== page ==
Exploring childhood through storytelling

Home > Culture > Arts & Design

print dictionary print

Exploring childhood through storytelling


A scene from “The Andersen Project.” Provided by LG Arts Center

Canadian playwright Robert Lepage has once again married avant-garde theatrics with transcendental themes in his 2005 work, “The Andersen Project,” which is coming to the LG Arts Center this September. The play was commissioned by the Danish government to celebrate the 200th anniversary of Hans Christian Andersen’s birth.
The plot centers on Frederic Lapointe, a Quebecois songwriter who wins a commission from Opera Garnier in France to write a libretto for a children’s opera based on a story by Hans Christian Andersen. Chance encounters with characters who live in different decades including a Parisian janitor, an Opera Garnier’s manager and Hans Christian Andersen, provide a journey of self-discovery for Lapointe. Through this, Lepage weaves themes of conflicted sexuality, fame, contrasting elements of romanticism and modernism, while using multimedia to push at visual boundaries and create a modern day fairy tale.
All the central characters will be played by Canadian Yves Jacques, who was featured in Lepage’s earlier work, “The Far Side of the Moon.”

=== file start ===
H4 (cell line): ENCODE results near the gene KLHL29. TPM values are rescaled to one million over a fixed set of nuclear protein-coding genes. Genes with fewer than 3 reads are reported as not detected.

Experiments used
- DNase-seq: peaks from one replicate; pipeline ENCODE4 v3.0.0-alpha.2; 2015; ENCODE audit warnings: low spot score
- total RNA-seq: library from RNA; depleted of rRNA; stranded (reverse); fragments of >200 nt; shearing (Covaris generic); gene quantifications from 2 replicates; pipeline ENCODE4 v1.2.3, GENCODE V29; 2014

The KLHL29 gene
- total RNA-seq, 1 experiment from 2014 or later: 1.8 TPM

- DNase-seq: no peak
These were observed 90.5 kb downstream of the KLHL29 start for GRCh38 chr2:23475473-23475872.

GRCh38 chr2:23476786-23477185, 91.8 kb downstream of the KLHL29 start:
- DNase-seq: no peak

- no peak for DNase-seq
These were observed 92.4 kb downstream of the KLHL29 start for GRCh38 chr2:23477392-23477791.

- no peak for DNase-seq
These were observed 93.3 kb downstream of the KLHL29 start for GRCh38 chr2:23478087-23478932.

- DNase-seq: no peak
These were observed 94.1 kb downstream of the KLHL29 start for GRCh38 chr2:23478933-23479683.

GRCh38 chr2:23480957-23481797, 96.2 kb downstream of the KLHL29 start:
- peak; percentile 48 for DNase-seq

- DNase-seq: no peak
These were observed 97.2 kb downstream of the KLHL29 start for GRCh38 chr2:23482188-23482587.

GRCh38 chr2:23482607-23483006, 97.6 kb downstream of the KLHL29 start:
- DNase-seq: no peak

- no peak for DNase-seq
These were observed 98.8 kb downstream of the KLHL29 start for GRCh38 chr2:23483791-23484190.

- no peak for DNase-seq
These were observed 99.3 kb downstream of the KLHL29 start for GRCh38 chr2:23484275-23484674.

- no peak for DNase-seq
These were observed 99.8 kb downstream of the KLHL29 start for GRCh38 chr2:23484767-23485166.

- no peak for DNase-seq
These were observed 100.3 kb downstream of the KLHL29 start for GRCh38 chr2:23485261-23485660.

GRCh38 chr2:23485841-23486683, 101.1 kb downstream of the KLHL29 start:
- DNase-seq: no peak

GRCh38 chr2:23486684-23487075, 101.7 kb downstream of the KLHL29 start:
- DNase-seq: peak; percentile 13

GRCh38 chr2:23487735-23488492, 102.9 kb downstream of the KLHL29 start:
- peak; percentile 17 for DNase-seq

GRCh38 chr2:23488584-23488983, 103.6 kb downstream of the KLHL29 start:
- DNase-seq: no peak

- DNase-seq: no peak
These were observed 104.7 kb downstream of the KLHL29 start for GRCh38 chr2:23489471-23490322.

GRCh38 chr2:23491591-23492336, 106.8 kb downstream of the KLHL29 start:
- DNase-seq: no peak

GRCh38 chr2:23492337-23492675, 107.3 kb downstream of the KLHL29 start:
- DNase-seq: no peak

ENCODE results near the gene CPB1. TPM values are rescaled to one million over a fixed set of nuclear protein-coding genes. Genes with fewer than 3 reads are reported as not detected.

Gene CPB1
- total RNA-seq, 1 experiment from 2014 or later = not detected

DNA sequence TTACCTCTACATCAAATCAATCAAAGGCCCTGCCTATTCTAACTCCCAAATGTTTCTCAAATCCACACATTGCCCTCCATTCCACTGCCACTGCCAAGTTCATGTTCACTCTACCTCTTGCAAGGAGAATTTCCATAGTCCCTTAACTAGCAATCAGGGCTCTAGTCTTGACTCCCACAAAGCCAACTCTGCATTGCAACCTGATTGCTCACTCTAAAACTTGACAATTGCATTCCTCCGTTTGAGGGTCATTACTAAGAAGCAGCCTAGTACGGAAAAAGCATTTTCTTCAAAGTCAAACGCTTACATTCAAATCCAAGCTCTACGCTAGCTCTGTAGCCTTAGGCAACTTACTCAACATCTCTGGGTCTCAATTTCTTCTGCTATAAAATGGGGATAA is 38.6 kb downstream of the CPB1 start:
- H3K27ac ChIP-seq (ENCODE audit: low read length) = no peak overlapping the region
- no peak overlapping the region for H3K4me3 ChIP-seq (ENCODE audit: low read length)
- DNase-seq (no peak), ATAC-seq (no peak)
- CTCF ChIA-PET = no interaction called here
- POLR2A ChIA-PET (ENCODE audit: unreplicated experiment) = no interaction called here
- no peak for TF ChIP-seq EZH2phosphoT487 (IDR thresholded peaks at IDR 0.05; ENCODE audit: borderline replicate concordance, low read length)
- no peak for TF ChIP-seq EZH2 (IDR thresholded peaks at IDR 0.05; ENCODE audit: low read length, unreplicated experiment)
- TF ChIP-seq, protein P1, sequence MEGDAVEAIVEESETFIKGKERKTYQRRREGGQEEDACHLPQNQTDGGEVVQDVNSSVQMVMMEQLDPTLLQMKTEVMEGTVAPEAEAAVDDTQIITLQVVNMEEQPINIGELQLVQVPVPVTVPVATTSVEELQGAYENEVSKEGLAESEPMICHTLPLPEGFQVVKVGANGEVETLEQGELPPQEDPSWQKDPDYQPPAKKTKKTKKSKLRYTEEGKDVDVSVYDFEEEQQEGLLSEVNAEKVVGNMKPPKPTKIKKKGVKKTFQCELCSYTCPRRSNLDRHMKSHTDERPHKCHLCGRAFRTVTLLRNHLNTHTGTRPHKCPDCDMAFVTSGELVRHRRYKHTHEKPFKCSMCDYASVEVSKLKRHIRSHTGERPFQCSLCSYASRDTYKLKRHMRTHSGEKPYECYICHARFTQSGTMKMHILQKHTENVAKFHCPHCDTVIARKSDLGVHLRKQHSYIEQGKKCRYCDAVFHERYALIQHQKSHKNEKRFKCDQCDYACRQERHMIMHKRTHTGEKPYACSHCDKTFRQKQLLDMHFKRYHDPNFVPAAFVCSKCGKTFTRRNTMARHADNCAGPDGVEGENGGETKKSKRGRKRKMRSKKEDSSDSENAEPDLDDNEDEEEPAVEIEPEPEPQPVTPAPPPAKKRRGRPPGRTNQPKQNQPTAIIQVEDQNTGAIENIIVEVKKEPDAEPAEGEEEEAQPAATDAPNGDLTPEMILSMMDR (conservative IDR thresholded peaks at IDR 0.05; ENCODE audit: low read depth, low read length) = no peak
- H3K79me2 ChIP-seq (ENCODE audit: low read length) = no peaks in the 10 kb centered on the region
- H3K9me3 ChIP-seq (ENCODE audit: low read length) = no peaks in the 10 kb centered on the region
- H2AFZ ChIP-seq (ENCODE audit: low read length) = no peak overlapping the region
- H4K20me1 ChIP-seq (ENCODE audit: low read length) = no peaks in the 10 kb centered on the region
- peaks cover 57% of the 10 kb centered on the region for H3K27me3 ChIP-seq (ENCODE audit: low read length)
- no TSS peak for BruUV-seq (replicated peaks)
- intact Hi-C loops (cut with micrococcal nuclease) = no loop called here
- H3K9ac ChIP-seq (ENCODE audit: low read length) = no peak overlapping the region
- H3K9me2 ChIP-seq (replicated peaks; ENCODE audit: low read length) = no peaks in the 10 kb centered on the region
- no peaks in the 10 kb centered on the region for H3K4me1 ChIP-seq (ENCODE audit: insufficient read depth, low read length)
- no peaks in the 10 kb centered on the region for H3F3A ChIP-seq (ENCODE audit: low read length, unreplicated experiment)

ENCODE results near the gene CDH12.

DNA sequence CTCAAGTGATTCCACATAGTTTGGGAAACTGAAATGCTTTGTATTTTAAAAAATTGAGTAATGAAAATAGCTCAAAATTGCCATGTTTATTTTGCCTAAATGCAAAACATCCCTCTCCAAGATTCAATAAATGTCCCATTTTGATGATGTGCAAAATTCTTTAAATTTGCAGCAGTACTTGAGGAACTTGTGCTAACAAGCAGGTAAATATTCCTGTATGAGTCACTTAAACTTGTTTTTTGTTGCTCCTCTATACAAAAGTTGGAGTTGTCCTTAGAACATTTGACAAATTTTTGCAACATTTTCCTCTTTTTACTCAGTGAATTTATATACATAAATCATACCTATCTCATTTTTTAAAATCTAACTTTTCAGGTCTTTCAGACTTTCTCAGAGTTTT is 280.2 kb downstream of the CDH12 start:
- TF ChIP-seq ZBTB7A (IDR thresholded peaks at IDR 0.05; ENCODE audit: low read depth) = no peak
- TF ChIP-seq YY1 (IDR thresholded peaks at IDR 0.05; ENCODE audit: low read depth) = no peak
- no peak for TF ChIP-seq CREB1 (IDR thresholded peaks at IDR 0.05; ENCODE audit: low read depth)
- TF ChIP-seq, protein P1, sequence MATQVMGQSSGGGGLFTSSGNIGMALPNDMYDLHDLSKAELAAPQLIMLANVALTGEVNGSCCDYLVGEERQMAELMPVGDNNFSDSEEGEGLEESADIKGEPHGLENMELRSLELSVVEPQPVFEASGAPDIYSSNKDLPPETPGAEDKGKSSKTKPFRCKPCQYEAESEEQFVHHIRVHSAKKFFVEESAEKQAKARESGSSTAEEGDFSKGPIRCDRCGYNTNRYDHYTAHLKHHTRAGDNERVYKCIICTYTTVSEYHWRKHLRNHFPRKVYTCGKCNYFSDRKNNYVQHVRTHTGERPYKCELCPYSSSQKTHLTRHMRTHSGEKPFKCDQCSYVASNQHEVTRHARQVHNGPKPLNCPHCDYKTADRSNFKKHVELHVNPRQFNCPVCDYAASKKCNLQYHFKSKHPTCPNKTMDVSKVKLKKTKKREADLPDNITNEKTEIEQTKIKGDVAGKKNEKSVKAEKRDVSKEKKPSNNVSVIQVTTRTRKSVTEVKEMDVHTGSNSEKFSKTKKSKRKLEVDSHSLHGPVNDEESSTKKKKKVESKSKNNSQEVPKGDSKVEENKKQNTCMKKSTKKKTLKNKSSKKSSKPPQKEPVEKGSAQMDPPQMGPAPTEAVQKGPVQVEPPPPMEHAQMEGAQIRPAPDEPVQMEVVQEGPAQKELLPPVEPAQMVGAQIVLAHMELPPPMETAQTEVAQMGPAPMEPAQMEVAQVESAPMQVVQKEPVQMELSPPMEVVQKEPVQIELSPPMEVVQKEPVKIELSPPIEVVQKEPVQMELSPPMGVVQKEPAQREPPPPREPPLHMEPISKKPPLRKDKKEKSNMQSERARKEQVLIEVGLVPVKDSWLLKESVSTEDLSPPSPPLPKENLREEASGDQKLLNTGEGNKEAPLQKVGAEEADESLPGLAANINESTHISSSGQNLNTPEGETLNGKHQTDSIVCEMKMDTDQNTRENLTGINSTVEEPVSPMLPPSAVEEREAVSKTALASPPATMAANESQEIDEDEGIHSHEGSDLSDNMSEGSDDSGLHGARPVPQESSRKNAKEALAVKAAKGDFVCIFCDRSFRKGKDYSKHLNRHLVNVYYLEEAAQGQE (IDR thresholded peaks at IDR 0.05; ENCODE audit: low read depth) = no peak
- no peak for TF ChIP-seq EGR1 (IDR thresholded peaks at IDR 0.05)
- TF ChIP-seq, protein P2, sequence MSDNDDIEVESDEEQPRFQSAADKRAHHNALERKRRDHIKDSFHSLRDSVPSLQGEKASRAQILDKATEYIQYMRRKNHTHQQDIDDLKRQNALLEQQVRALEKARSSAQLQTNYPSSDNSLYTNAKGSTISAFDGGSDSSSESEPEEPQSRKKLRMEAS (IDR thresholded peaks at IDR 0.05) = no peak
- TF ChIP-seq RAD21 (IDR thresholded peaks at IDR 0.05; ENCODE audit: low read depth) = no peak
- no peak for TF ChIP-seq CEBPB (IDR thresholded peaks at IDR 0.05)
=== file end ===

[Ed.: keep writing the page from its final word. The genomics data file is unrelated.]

The play is loosely based on “The Dryad” by Andersen as well as episodes from the author’s personal life, which in a lot of ways, mirror Lepage’s own struggles.
Much like the 19th-century Danish author, Lepage had a troubled childhood. Andersen was scrutinized by his peers because of his physical oddities; Lepage was diagnosed with a rare form of alopecia when he was five and fought depression during adolescence.
Lepage went on to become a leading actor in the ’80s at Theatre Repere in Quebec, which paved his way to becoming a playwright, actor and film director. In 1992, when he was 35, he became the artistic director of “A Midsummer Night’s Dream” at London’s prestigious National Theatre. He founded Ex Machina, his production company, in 1993, producing internationally acclaimed works including “The Seven Streams of the River Ota,” and “Geometry of Miracles.” This is the second time that Korean audiences have been able to see his work. In 2003, Lepage and Ex Machina brought The Far Side of the Moon to the LG Arts Center.

“The Andersen Project” runs from Sept. 7 to 9 at the LG Arts Center in southern Seoul. The nearest subway is Yeoksam Station, line No. 2, exit 7. Tickets range from 30,000 won to 60,000 won. For more information, call (02) 2005-0114 or visit www.lgart.com.

By Cho Jae-eun Staff Writer [jainnie@joongang.co.kr]
Log in to Twitter or Facebook account to connect
with the Korea JoongAng Daily
help-image Social comment?
lock icon

To write comments, please log in to one of the accounts.

Standards Board Policy (0/250자)